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AnyHedge Case Study: The Positive Impact of Native Introspection and Better Math
The basic design of the AnyHedge contract is very simple - just a handful of calculations. In 2019, using @pein 's accessible description of BCH smart contracts and Spedn compiler, we wrote the first pseudo-code of the contract in about an hour, and converted it to a real contract in about a day. The result looked good, but as we have written before in "What kind of limits does BCH scripting have?", scripting limitations made the simple version of the contract behave badly in terms of precision and how much value the contract could handle. Additionally, the contract code was large and complex due to the covenant technique that enables meaningful smart contracts.
We made some painful trade-offs, switched to the CashScript compiler and ended up with reasonable precision and larger values at the expense of greatly increased complexity that you can read about in the contract, increased size that led to fewer features, and complex contract boundaries that we analyzed at great length.
The small section of the AnyHedge contract in the image gives a sense of the complexity needed to make AnyHedge functional given the contract limitations.
Regarding covenant technique, the CashScript compiler does a great job of handling it, but all the size and complexity is still there in the final low level code.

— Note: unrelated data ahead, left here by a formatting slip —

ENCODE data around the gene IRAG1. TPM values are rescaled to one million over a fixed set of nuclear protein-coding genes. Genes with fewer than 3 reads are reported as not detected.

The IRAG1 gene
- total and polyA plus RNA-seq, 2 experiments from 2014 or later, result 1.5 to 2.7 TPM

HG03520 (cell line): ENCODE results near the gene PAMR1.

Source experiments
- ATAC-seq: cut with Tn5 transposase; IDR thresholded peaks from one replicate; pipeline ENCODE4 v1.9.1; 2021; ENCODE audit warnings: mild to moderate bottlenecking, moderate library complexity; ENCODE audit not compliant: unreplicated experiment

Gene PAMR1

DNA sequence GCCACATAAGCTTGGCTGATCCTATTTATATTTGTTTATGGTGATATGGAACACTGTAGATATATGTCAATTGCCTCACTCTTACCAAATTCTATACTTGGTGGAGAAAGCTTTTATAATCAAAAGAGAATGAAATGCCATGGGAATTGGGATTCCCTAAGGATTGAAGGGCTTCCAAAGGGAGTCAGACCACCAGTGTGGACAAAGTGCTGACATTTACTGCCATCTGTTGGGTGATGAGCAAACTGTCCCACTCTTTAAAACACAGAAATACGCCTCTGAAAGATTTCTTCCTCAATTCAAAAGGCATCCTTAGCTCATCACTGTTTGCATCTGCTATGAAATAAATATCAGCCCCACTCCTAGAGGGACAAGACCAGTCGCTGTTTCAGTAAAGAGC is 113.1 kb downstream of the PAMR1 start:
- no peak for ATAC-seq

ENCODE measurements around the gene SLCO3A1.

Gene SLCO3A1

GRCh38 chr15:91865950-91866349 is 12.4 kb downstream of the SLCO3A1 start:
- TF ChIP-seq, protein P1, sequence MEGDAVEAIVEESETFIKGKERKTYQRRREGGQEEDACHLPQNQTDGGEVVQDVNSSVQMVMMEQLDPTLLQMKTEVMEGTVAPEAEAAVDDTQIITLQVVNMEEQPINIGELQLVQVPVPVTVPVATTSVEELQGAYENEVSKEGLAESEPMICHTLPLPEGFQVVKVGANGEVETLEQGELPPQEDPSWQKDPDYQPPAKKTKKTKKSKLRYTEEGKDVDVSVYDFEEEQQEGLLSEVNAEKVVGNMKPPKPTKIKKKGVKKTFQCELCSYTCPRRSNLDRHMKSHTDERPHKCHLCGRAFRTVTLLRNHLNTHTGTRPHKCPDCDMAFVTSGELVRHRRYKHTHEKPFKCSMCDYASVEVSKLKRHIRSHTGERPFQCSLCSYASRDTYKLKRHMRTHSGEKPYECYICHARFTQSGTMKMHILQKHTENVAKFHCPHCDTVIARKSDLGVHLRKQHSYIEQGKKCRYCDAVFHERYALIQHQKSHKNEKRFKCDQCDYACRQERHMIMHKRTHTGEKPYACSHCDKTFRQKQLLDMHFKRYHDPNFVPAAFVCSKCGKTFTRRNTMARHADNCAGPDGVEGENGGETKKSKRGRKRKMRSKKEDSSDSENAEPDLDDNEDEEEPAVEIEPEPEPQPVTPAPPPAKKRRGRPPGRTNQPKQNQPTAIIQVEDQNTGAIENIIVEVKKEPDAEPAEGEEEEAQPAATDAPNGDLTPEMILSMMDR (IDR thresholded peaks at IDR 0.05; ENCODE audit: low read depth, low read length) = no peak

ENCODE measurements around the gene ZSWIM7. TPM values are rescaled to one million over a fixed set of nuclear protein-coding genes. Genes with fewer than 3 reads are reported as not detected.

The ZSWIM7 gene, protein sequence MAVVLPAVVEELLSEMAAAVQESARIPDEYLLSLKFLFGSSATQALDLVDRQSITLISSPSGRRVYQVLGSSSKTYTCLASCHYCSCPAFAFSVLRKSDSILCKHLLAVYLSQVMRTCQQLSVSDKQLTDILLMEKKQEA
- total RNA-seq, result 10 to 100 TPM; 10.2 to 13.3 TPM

The combination of contract complexity and covenant technique used up all the space available in scripting limits, forcing us to put aside ideas such as tradeable contracts which required more code and data.
Let's look at what happens if we get the network upgrades.
Transaction Introspection, whether native or not, allows us to inspect the details of the current transaction within a script. This technique is the heart of BCH smart contracts. Picking out one specific example of how the change from Non-Native to Native Introspection affects AnyHedge, we will focus on the one-input rule. Detailed technical changes made possible for the AnyHedge contract are here.
Ensuring that the entire payout of a contract comes from exactly one input is an important design decision for AnyHedge. It enforces the best practice of funding a contract in a single transaction instead of the risky prospect of the two parties funding a contract separately. It also removes exploit possibilities involved with handling multiple inputs.
The idea is simple, and with Native Introspection, the high level code is equally simple:
# With Native Introspection
# Directly confirm that there is exactly one input
require(tx.inputs.length == 1)
With the current scripting system using non-native introspection, it only takes about two lines of high level code to get the same result, but there is a large amount of complexity and inefficiency hiding behind it:
# Without Native Introspection
# First, perform the technique that enables non-native introspection.